The initial murder that opens the film happens on Halloween night and takes place entirely from the viewpoint of the killer. It involves a lissom teenage girl being mercilessly stabbed to death with a kitchen knife, following a sexual interlude with her boyfriend in her parents’ bed. The twist comes when the murderer is revealed to be her six-year-old brother, Michael.
The film then shifts to Halloween night fifteen years later, when Michael escapes from the asylum where he has spent the intervening years and heads for Haddonfield, keen to kill a few more slutty teen girls, presumably still silently enraged at the sexual wantonness of his unfortunate sister. As Loomis, his doctor in the asylum, explains, although his body may have achieved maturity, his mind remains frozen in an infantile jealous fury.
While Psycho’s Norman Bates had a side that was visible and to all appearances, seemed normal, Michael Myers does not. He is emphatically an outsider, locked away from society. He moves robotically and is seen only in a mask, so he seems less than human. We catch sight of him only in glimpses, his white-rubber face emerging from the shadows of the background or the darkness of a doorway. In one aspect he seems supernatural – he survives assault after assault with superhuman indestructability. He becomes the embodiment of the kid’s mythological ‘boogeyman’.
The slutty, sexy girls and their inconvenient boyfriends are dispatched methodically, until only one girl is left. The surviving girl is the one who discovers the butchered bodies of her friends. She is then pursued, cornered, wounded – she screams, she runs – she alone is left to perceive the full horror and peril of her predicament, and we must face it with her. She is the innocent, the intelligent, the bookworm, the swot, and usually, the virgin, but it's she that must finally look death in the face.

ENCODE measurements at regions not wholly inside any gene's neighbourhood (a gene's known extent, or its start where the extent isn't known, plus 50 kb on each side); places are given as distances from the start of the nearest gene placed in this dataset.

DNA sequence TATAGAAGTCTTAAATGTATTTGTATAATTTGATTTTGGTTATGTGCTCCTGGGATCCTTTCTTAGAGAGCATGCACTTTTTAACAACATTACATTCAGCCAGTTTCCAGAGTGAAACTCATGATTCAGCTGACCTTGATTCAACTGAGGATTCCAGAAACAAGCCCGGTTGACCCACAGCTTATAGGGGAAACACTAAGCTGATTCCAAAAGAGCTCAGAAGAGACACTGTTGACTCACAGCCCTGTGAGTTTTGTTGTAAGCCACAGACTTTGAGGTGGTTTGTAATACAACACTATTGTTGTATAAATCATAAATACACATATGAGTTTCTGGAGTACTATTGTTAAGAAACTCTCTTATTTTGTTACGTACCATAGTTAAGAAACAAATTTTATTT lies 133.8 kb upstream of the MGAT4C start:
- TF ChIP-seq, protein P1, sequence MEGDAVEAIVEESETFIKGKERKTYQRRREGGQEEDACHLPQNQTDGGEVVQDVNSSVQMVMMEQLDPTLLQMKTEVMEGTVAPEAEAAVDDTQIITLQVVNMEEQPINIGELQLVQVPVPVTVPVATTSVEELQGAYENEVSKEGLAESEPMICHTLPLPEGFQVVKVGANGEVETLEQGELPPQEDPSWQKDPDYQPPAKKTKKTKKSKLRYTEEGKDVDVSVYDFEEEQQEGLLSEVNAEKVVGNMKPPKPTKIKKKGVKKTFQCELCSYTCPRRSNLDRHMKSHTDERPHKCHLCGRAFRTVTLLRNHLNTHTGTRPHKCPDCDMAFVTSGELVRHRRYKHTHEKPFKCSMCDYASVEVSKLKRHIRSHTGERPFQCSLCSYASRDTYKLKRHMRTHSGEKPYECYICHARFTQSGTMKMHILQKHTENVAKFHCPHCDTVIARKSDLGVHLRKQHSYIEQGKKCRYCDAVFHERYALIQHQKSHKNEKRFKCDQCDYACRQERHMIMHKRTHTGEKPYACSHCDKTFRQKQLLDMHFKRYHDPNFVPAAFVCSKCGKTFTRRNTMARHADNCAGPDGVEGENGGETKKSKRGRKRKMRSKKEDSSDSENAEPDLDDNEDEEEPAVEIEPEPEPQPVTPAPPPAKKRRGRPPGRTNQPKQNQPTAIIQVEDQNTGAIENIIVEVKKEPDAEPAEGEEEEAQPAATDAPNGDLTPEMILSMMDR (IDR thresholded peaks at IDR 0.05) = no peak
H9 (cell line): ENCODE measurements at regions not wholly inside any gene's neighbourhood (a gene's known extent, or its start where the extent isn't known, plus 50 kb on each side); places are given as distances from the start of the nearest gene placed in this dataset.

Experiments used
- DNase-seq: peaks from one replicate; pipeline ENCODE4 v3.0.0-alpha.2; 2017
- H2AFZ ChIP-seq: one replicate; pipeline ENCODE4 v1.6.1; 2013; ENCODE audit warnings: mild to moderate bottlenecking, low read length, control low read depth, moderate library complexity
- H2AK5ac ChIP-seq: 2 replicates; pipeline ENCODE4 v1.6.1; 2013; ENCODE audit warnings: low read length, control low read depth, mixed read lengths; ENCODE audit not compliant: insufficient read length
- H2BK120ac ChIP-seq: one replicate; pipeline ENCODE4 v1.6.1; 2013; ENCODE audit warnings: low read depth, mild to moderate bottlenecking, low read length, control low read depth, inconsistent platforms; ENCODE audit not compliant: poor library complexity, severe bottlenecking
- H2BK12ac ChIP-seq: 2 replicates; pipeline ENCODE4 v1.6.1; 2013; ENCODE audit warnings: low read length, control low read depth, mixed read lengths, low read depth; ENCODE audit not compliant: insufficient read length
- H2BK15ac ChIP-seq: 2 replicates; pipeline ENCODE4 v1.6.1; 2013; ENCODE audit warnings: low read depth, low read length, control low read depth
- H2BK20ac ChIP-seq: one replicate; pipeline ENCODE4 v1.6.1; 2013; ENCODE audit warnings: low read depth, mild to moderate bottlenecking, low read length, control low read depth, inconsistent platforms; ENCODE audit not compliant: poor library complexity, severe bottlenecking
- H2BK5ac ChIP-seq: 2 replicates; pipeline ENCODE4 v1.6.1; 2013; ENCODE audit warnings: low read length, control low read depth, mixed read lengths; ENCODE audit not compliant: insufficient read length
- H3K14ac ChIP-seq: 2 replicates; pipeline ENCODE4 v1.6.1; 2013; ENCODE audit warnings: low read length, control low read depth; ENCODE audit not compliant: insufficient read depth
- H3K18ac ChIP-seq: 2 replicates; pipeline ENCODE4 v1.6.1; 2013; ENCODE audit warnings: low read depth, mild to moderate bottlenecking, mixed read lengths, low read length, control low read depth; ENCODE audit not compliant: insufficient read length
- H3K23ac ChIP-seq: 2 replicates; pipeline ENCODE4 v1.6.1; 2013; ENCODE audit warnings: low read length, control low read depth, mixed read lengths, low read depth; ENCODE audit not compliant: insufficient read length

That is why Jamie Lee Curtis in Halloween fares rather better than her mother Janet Leigh in Psycho. As Laurie, the last girl standing, she is presented from the outset as the most sympathetic character – on the verge of dating, but unlike her companions, still unsure and shy. Protective of the children in her charge while she is babysitting, she draws on resourcefulness and courage when faced with the relentless killing machine that is Michael Myers. Just long enough to survive until she’s rescued.
The shower scene in Psycho is probably one of the most praised, studied and iconic scenes in cinema history, but there is only the most fleeting of moments when we can actually perceive the body of Marion being stabbed. The rest is rendered in oblique images of the knife, the body and finally the bloody water as it swirls down the drain. Hitchcock's version of murder was the probably the last to require the use of our own imaginations. The improvements in special effects and computer generated images have made it possible to create maiming and dismemberment in the most realistic detail. With this explicitness the slasher movie moved onto ‘torture porn’ and the all out ‘gore fest’, and with it came an inevitable desensitization. These kinds of movies have changed in tone. We can’t get any more horrific, and so beyond horror there is only the ironic reference or the blackly humourous. Happy Halloween.